Every application is processing data. It is inevitable that data is structured well. In functional programming you pass data (or handles) from one function to another. In object-oriented programming data is owned from classes and we provide interfaces to read or manipulate it. In all cases you have a model, even when its not declared or explicitly implemented. In the worst-case you model is implicit and distributed over your application. This will make it difficult, if not impossible, to handle the data in an optimal way.
Model driven architectures organizes the modules into a pipeline (see pipeline design pattern). The data is encapsulated and organized into a module or class. Manipulations (removing, changing or adding) will be done on top of this model, via a proxy or decorator model. If you want persistency of course, you can also modify the original. But in case you need only filtering or ordering you don’t want to change the original. Also if you want to revert changes or are only interested in the results a proxy or decorator will do the job. For instance, you can have a filter proxy, an ordering proxy or manipulating proxy, where the returned data is processed.
Most of the time this pipeline ends with an output. You can write it to a file or use it to generate and display user interface controls.
To support such operations, you need to define a well thought API. It depends on the purpose of the application, but you can narrow it down to following properties:
- A structure that will encapsulate an entry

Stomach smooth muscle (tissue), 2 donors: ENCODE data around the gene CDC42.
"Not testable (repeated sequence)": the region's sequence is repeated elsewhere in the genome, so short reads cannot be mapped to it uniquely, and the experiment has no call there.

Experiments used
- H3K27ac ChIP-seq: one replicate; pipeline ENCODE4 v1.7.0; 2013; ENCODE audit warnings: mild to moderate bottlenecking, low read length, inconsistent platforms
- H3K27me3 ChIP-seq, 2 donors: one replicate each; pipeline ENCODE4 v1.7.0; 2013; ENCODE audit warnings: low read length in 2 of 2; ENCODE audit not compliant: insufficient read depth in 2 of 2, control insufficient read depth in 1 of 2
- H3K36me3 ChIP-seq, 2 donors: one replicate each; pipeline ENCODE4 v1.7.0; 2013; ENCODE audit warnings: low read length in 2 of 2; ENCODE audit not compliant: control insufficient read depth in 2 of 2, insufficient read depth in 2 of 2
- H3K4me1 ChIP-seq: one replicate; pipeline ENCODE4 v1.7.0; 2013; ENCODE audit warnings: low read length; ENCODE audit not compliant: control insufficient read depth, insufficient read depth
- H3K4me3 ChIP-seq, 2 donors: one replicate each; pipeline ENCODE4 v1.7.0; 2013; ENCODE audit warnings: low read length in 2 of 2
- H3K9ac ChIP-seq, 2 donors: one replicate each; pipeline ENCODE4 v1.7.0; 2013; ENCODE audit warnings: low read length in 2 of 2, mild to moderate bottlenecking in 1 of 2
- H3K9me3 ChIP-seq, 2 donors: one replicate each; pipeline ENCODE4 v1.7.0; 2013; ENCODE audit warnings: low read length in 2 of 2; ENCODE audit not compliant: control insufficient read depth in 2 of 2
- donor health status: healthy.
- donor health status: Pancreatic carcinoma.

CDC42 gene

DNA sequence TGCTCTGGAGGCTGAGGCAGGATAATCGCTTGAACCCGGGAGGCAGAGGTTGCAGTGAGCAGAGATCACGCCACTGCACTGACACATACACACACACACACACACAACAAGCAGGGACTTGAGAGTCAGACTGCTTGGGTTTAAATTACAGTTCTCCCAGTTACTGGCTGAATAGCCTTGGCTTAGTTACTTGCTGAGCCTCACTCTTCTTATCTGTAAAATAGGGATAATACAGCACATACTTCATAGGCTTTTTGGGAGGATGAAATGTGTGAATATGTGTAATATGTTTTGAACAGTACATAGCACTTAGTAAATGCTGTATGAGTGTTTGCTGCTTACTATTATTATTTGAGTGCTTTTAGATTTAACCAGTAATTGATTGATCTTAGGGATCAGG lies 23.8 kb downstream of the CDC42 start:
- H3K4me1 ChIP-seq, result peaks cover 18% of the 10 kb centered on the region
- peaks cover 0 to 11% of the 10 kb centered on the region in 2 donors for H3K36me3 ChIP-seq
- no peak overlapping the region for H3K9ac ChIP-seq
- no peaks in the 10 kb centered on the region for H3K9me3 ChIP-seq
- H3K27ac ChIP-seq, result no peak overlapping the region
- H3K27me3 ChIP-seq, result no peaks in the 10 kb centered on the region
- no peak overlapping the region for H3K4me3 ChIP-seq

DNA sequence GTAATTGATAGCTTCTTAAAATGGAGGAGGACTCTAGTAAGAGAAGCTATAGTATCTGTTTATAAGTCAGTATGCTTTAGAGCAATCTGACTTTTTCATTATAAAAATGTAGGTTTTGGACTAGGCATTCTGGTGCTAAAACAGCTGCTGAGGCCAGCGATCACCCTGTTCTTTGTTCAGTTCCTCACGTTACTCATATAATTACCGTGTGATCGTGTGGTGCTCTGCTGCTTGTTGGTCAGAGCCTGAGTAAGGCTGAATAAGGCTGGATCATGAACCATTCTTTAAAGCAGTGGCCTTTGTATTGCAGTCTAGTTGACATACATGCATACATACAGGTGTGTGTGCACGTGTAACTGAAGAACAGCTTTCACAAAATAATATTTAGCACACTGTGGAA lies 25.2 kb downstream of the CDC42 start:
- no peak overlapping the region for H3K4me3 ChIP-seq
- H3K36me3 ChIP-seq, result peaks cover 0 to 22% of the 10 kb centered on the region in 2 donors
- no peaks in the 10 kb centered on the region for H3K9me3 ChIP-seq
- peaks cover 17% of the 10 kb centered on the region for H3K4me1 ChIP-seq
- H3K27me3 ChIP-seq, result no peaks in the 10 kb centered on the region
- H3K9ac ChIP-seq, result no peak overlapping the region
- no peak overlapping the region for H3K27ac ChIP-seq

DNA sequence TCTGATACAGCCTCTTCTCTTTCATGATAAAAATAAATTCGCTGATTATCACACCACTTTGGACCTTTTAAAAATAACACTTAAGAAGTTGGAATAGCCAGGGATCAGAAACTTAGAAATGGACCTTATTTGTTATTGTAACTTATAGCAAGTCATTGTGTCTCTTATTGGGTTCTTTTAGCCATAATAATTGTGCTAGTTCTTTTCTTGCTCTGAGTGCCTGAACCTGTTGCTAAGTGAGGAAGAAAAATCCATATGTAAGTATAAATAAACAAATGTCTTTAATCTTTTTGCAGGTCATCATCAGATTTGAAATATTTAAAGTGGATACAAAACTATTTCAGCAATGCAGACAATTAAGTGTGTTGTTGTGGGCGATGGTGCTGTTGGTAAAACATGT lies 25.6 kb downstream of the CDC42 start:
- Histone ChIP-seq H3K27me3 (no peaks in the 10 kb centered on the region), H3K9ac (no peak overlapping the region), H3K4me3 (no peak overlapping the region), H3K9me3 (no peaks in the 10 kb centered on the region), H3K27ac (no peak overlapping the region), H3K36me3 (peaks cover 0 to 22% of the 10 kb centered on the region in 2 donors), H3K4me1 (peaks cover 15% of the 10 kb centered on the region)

- A method to retrieve one entry
- Changed events are emitted when entries are added, removed or modified
By providing this interface you can define classes, that implement this API and decorate or proxy another implementation (see decorator pattern) . Every time data is changed this change event will be propagated to the decorator and the data will be modified according the decorator’s implementation.
With this architecture its possible to structure your model like an onion, where each layer will add complexity.
This architecture is not only beneficial, when we talk about big data, even on UI development it’s a valuable tool. You can create generic models and generic user interface controls. These controls will adapt its content and behavior according the model. For instance, a List-Control, that will add and remove entries automatically when the model will be changed.
We utilize this approach in our MVC module of our HAN Lib. It will be used for user interface controls, but also for loading and changing assets. Especially our dynamic asset load system will benefit from a model driven architecture. Assets can be automatically loaded on demand and unloaded on the fly. One simple example to end this post:
- SQL Database Model (Table: Unit) -> Unit Model -> Dynamic Resource Loader -> Game
- SQL Database Model (Table: Unit) -> Unit Model -> UI Item Model -> List Control